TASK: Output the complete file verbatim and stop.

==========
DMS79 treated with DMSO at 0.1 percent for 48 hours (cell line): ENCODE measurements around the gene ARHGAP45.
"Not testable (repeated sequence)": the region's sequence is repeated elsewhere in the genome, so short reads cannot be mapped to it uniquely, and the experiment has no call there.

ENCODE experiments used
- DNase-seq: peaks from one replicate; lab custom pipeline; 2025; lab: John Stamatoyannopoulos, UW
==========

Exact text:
DMS79 treated with DMSO at 0.1 percent for 48 hours (cell line): ENCODE measurements around the gene ARHGAP45.
"Not testable (repeated sequence)": the region's sequence is repeated elsewhere in the genome, so short reads cannot be mapped to it uniquely, and the experiment has no call there.

ENCODE experiments used
- DNase-seq: peaks from one replicate; lab custom pipeline; 2025; lab: John Stamatoyannopoulos, UW